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What is your favorite and why?

I am a beginner, I have learned the basics of Python, Java, C, C++ and I do not know which of them to devote myself in depth, C ++ maybe?
Help me /g/
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>>68821446
Me second from top left.
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>>68821446
Coq, Lisp, and Haskell :}
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>>68821446
>not mentioned: assembly
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>>68821446
>I am a beginner, I have learned the basics of Python, Java, C, C++ and I do not know which of them to devote myself in depth, C ++ maybe?
>Help me /g/
Focus on tasks and theory, not the programming language
Most of your programming skills will transfer from language to language, with the exception of different paradigms
Think up a cool project, figure out what language would make the most sense for the task, and practice with it.
eventually maybe try a functional language for more brain gainz
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>>68821605
god i love coq
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>>68821859
lmao :}
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>>68821446
Make. Regardless of what you write in, learn how to build your shit by hand. You'd be surprised how many `professionals' suck at it.
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>>68821446
I am working on XAML and C# from scratch for Xamarin.

How fucked am I, and when can I into employment?
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>>68821446
I'm a beginner too. I took a class on c++ in hs and I did the full course on python for that sololearn app so I'm at about the same level for both of those. I think it's probably best to learn a little bit about different kinds of programming languages and use whatever is most appropriate for the situation. For example, if I'm gonna write a keylogger, I'm using C because you can get really low level. If I'm gonna do some web scraping, I'll use python. I'm learning a functional programming language next but I'm not sure what those languages are good for exactly, I just think Haskell looks really /comfy/ lel. Just do whatever is most fun imo unless you're looking for jobs because performance doesn't matter too much imo
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>>68821446
C because it is a simple, minimal and fast language. It doesn't assume anything, everything is left for the developer to implement and has no artificial restrictions. It has no abstractions and the dev has the full control.

Case in point: Say Java. Java has an automatic garbage collector. It keeps track of what objects the user uses and what they don't. Once there is dangling object that the user doesn't use, Java clears the memory and gives it back to the OS. This is great but it also allows users to be sloppy. In C, every bit of memory you ask from the OS, you have to manually give it back. You are in control. This garbage collector has it's overhead that the user had no control and cannot accurately predict.
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>>68821446
Ruby is by far my favorite, but I also know the rest on the list except R and ActionScript.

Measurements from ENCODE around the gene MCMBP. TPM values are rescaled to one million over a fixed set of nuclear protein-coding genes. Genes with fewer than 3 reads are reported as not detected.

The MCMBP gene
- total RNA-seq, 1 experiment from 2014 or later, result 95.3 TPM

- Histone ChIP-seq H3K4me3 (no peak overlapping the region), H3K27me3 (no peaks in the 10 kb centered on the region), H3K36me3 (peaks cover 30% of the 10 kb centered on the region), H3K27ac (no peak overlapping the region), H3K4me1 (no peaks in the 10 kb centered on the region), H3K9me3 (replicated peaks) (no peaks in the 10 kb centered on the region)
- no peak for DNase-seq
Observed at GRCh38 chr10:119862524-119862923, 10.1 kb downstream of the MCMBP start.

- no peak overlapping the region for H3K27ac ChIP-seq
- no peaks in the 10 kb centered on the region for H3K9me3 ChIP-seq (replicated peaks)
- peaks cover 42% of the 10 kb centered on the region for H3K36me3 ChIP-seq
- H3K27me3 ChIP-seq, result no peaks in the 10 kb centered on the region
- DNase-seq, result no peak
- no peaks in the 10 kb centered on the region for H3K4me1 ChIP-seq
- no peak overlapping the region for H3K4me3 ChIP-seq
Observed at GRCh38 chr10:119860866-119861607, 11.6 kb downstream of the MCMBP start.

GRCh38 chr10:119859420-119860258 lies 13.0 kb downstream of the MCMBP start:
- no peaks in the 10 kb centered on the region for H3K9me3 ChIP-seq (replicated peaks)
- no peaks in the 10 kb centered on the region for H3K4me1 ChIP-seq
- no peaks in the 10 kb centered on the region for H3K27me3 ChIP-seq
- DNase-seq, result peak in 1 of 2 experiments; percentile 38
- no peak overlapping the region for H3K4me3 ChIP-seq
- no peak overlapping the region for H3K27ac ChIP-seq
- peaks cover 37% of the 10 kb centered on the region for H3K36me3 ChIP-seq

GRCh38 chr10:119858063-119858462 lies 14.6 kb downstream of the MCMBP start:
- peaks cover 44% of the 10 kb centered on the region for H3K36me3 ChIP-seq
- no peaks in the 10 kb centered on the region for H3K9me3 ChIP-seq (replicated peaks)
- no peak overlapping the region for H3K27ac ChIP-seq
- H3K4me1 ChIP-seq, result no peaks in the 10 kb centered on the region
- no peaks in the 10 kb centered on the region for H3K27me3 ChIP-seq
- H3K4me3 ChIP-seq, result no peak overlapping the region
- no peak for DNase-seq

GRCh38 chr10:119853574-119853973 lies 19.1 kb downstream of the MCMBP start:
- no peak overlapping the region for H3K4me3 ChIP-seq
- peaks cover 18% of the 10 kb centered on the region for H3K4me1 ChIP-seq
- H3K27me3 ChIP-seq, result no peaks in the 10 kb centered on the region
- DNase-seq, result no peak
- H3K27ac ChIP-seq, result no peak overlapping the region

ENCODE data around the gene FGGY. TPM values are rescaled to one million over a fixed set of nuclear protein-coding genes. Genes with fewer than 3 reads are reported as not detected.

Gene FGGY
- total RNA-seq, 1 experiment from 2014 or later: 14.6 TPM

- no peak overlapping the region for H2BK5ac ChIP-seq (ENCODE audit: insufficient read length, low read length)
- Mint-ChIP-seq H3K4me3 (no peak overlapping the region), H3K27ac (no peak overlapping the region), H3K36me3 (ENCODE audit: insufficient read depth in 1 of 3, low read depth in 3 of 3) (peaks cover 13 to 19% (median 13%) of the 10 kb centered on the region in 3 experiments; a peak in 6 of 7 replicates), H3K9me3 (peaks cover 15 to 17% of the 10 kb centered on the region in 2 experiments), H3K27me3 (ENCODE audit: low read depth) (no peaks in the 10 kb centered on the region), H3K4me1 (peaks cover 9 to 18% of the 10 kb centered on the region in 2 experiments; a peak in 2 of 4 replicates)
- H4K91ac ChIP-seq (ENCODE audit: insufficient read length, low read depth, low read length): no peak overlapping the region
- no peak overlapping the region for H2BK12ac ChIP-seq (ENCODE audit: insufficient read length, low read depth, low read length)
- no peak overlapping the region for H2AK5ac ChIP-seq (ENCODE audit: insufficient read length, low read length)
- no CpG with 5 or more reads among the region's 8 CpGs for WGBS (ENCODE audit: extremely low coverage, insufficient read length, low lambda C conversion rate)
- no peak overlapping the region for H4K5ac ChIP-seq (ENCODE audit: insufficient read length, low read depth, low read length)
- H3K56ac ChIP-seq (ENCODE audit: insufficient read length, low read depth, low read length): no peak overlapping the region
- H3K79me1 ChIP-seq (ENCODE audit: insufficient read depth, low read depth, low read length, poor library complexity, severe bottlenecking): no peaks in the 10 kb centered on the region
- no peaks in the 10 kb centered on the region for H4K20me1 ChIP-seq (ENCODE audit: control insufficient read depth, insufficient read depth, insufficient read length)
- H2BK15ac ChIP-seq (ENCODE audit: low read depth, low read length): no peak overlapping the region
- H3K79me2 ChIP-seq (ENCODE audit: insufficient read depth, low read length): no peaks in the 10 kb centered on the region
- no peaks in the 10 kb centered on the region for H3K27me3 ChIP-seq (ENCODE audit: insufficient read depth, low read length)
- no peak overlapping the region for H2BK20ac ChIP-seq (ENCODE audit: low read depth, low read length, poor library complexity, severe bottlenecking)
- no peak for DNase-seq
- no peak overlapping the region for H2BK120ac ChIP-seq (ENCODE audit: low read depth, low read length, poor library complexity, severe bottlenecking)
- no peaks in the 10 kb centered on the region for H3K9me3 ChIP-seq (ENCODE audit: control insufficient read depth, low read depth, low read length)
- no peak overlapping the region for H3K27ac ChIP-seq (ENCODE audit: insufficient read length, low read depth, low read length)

Ruby is great for prototyping, and for pretty much any non complex data processing tasks. It makes things like distributed processing very simple to implement on your own.

Ofc, I’m not a total fan boy, if it’s heavy processing I’ll first make a jump to JRuby/Java or go to C++.
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>>68822280
>a simple, minimal and fast language
>It doesn't assume anything, everything is left for the developer to implement and has no artificial restrictions.
>It has no abstractions and the dev has the full control.
Thanks, you're describing Forth
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>>68822642
JRuby is a fucking nightmare to maintain. Had to install jbundle and it constantly broke. Glad we threw that shit out of my work.
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>>68822280
c has abstractions, even assembly is an abstraction
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Any other self-learners experience constant choice paralysis, or at least crippling self-doubt? Up until recently I thought I wanted to learn mobile dev. Learned Java by reading a crappy textbook and doing a bunch of Codewars exercises, too intimidated by the actual docs/Android Studio. But now I'm thinking it might be better to go for a less niche specialization, like C# or Python (backend?)
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>>68822665
I’ve not had any issues, but maybe I’m not the best for that as ruby is my favorite language I’m perhaps too familiar with it. What issues did you have?

>>68823257
Yeah, that used to be a thing for me too. Eventually I realized it doesn’t matter what language you use, they’re all tools and for the most part very similar in syntax. So learning one really well, regardless of which one it is, will translate knowledge to any other one. So just pick one, and implement projects you care about.
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>>68823884
Vague Psych runtime errors that ended up being caused by mismatched Ruby and JRuby Versions. It was such a disaster. Then we ported the Ruby framework to Spark Java.



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